A woman who starts having children at 18 could easily give birth to 10 healthy children.

A woman who starts having children at 30 will be lucky to give birth to 2 healthy children.
That's how quickly a woman's childbirth ability drops with age. From an easy 10 to a hard 2. You may not want 10 children, but ask yourself: do you want more than one child? If so, then marrying a woman over 30 is a huge roll of the dice.

50-65 Career Part 2

When the kids are grown she'll start thinking about going back to work. Put yourself in the hiring managers shoes. It's 2013 and when you look at her resume you'll see:
  • Her last relevant job experience was in 1995
  • She received a college bachelor's degree in 1985
Because she interrupted her career to be a stay at home mom for about 20 years, she'll have to start over at the bottom of the ladder. And with only 15 years left until she retires, she's unlikely work her way up to the level she feels entitled (much less to the top of the ladder).

You Have a Choice

Why marry a woman whose life choices result in:
  • Her under performing in her career
  • Her under performing at having children
  • Additional financial burdens
  • A reduced ability to bond sexually with a man (alpha widow syndrome)6
When you choose a wife, you need to look for this “living life in reverse” pattern, and decide if it's for you. How a woman lives her life is up to her, but that doesn't mean you have to join her in that life. Decide the pattern you want your life to follow, then find a wife that will join you in your vision. Follow your vision for life, not modern society's.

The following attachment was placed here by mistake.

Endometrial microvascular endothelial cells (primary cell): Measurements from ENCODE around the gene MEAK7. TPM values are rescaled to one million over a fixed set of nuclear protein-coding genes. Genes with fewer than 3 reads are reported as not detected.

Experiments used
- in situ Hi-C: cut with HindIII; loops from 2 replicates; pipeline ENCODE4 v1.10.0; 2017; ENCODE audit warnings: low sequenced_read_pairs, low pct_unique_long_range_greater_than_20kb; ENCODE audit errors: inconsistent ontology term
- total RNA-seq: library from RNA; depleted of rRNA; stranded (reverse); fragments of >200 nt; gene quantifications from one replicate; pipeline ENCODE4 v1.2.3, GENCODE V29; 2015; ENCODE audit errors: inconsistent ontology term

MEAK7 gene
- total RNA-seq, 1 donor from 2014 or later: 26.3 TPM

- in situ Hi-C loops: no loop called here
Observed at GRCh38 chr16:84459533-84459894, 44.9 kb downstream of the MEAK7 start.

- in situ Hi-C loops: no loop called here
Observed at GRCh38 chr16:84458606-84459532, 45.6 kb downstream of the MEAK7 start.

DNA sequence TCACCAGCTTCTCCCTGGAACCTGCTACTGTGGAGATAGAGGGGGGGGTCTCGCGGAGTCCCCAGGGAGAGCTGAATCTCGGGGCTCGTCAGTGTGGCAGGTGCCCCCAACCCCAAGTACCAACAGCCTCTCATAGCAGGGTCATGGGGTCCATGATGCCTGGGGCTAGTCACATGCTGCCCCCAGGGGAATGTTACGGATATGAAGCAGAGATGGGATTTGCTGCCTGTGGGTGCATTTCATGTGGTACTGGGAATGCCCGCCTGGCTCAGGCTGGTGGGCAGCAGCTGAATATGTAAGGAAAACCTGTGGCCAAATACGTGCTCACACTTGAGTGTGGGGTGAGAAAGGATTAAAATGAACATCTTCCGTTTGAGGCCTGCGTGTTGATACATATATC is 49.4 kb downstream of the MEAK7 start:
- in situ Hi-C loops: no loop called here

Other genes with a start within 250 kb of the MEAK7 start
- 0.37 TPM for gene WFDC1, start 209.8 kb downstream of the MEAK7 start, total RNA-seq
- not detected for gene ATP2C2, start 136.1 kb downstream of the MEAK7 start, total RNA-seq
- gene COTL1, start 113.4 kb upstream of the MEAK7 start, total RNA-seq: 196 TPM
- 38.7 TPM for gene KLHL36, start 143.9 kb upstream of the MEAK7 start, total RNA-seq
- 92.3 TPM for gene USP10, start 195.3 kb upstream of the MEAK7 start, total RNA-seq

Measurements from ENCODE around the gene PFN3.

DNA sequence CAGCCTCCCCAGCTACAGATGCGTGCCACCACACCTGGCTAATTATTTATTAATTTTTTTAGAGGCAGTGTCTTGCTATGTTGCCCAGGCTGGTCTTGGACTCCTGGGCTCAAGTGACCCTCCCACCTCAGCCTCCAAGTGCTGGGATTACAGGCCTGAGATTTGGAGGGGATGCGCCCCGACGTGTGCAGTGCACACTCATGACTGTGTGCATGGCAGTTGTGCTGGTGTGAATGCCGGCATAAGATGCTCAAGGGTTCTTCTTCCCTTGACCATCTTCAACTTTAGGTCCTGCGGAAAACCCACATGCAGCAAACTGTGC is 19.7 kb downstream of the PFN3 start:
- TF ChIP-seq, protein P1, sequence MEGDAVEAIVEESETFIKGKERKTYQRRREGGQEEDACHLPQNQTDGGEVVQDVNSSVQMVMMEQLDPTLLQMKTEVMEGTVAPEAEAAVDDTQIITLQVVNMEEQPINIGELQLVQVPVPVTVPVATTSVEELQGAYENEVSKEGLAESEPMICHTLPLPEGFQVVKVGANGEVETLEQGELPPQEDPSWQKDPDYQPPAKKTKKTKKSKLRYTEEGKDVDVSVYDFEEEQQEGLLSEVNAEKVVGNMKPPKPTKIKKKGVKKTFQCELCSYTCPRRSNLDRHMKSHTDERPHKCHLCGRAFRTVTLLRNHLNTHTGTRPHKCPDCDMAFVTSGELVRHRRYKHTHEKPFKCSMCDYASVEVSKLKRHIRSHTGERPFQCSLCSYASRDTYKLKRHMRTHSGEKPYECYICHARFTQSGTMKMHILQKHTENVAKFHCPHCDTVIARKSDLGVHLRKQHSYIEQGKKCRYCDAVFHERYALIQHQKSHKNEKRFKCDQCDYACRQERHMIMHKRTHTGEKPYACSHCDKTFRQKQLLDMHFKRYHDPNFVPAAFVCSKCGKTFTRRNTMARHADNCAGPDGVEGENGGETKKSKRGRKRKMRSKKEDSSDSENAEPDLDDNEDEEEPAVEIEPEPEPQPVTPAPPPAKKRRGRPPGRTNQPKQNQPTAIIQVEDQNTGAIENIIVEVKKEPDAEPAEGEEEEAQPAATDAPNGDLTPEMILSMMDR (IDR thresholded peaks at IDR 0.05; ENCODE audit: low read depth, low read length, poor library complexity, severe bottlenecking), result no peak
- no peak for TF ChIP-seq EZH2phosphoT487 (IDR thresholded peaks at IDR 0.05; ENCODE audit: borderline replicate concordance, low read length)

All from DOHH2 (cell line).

1. The best life path for the modern women would be to marry at ages 18-22, have children and care for them when young until she is 26-30, then study and start a decent career for 20-30 years uninterrupted.
    But that will never be pushed, since it would actually strengthen families, decrease wage pressure on the labor force and increase the bond between the genders. Feminism was designed to combat all of this, so it was a great success in that respect.

  2. You have summed up my follow up post: "How a woman can have it all".

  3. I knew a girl that went to medical school. She found a guy there and got married. Was a doctor for ~5-7 years and has a small bunch of kiddos for the now stay at home mom. (Of course) WASTE of medical school. How many women in medical school are going to quit after 5-10 years to have a family? We'll see how the doctor shortage will be in the future...